Good morning, Spartans. I’d like to try to get us away from the depressing topic of France for awhile, and swing things back to domestic politics.
We’ll start with a question: is the below excerpt kabuki theater to depress opposition to the health care bill or not?
“The House bill is not going to come before us,” Sen. Susan Collins (R-Maine) said on ABC’s “This Week,” adding that the Senate would be “starting from scratch.”
The Republican split screen on health care revealed the frothing debate within the party about how to gut aspects of the Affordable Care Act, which became law in 2010 and whose demise has been promised by the Republican Party to its conservative base.
A growing number of Senate Republicans are recasting President Trump’s Rose Garden celebration after the House vote as a mere starting point due to anxiety over how the House bill would affect Medicaid recipients in their states, insurance costs for people with conditions such as diabetes or cancer, or the breadth of health benefits in states that would be able to jettison current federal insurance requirements.
The seemingly divergent political positioning on display Sunday underscored the fragility of the Republican Party on an issue that has galvanized it for years. Senate Republicans, generally more centrist in their politics, do not feel compelled to herald the House bill. But House Republicans and White House advisers, who are more skittish about fraying the relationships they have cultivated with House conservatives and activists, do not want to shelve or play down the bill that just passed.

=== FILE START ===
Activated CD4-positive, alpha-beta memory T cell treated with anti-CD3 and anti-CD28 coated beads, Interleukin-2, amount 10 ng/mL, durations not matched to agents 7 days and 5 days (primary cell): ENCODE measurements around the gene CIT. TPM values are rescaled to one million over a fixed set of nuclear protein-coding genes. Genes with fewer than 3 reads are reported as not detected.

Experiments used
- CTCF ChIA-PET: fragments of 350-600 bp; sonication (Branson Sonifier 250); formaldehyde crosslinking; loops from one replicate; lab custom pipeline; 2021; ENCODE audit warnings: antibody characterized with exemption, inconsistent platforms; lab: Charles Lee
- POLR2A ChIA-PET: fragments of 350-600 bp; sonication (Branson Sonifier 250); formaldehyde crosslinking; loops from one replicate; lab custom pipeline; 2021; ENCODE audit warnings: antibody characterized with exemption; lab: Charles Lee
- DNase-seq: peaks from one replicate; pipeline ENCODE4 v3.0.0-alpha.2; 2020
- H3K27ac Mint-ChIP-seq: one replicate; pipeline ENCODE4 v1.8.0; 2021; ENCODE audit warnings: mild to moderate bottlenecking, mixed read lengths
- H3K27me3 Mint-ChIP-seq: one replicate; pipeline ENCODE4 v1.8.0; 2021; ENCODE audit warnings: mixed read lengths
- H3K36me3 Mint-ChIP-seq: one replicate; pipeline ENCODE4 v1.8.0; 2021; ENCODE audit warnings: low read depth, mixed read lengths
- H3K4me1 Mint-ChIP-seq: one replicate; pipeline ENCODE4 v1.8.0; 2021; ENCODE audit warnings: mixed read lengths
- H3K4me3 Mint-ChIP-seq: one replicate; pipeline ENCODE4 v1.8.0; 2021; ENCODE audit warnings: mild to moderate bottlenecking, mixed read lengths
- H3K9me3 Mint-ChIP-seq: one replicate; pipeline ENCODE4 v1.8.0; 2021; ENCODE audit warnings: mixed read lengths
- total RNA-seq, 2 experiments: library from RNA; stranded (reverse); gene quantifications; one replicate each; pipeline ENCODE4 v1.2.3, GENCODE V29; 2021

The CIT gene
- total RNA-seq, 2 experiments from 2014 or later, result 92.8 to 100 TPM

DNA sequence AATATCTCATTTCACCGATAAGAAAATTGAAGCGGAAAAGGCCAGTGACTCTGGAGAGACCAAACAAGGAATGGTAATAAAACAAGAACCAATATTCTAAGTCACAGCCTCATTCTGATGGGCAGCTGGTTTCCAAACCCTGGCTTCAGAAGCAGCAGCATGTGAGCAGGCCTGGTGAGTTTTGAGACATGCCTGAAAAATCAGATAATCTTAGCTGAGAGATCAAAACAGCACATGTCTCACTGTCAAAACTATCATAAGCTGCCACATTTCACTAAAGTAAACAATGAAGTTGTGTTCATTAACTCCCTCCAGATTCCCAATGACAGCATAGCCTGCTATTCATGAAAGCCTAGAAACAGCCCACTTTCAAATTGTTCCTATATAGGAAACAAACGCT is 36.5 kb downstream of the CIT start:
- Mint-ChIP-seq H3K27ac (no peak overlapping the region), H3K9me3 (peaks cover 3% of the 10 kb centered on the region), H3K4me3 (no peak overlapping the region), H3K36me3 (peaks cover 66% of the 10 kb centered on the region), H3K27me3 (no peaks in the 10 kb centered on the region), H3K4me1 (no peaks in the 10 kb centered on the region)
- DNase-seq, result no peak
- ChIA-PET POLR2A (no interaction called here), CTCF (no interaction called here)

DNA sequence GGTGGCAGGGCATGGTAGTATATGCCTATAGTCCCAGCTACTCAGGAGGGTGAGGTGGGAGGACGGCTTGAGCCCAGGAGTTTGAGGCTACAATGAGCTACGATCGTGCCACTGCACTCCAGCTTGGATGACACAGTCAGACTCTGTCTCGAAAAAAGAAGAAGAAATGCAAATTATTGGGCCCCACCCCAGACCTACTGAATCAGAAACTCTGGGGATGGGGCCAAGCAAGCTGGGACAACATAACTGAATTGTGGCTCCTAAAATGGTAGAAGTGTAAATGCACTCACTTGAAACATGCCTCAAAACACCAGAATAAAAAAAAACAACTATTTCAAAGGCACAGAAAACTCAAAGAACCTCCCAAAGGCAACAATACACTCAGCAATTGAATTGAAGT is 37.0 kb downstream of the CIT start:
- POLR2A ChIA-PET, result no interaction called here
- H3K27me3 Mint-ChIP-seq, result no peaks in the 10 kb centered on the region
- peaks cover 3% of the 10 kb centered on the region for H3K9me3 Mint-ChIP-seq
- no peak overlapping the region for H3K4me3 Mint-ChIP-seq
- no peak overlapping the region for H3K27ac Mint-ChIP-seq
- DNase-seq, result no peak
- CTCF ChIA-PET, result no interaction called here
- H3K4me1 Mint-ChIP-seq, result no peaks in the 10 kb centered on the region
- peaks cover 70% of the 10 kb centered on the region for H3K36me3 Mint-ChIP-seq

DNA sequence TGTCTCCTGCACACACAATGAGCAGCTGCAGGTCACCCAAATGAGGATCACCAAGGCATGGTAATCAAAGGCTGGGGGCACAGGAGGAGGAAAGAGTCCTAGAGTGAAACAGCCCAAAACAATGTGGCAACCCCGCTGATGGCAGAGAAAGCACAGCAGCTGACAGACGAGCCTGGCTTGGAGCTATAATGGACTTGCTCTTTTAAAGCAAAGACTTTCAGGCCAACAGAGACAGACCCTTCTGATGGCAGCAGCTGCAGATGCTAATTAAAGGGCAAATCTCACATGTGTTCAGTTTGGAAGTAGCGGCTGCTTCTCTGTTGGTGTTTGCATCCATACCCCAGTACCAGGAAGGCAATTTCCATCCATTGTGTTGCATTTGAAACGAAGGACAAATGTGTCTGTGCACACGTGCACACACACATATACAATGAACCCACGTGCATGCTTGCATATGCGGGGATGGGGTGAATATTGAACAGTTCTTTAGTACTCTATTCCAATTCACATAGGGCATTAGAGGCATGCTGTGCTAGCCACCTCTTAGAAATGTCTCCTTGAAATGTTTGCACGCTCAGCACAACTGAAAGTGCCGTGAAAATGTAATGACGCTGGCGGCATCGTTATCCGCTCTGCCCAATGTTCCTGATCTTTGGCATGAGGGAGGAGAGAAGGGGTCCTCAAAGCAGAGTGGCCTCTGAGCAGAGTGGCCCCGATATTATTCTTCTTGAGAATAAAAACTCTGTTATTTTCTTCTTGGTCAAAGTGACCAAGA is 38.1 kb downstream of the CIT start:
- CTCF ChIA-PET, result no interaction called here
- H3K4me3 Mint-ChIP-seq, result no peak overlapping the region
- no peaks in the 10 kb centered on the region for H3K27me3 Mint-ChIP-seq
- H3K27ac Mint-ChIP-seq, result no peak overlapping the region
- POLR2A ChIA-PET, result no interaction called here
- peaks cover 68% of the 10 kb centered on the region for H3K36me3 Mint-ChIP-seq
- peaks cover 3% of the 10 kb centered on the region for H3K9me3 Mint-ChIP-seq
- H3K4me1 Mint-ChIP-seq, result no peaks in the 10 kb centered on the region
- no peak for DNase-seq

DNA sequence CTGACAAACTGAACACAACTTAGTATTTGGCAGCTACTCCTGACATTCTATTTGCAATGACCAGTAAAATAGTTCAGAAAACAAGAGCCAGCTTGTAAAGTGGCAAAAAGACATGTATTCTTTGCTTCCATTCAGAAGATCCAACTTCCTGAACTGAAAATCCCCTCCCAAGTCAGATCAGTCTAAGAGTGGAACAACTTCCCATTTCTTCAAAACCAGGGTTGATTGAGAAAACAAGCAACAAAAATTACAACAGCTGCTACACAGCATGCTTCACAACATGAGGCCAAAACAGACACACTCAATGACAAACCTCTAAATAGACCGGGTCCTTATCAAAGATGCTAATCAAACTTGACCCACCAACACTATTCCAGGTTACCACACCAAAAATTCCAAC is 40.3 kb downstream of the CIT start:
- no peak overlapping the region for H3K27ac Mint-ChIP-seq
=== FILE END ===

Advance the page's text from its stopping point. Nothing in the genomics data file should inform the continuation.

My answer is “No, I think these divisions are very real.” There has always been a significant portion of the Republicans which supported Obamacare as it was passed and don’t want any changes made to it for ideological reasons. These people are also unhappy with the Trump presidency and eager to act as an unofficial opposition party.
On the opposite end of things, there’s also a few Senators such as Cruz and Paul who are both interested in running for president and burnishing their conservative credibility as a means to do that. These men have massively outsized influence in the party because they are the only ones bothering to represent the party’s voters, which most of the leadership finds embarrassing and would prefer to ignore.
Furthermore, Ryan’s bill was defeated in the House twice before a third push finally got it through. So there are deep divisions and misgivings among the Republican leadership that are very real. While I think McConnell is a more effective leader than Paul Ryan, I am dubious the health care bill will make it through the Senate.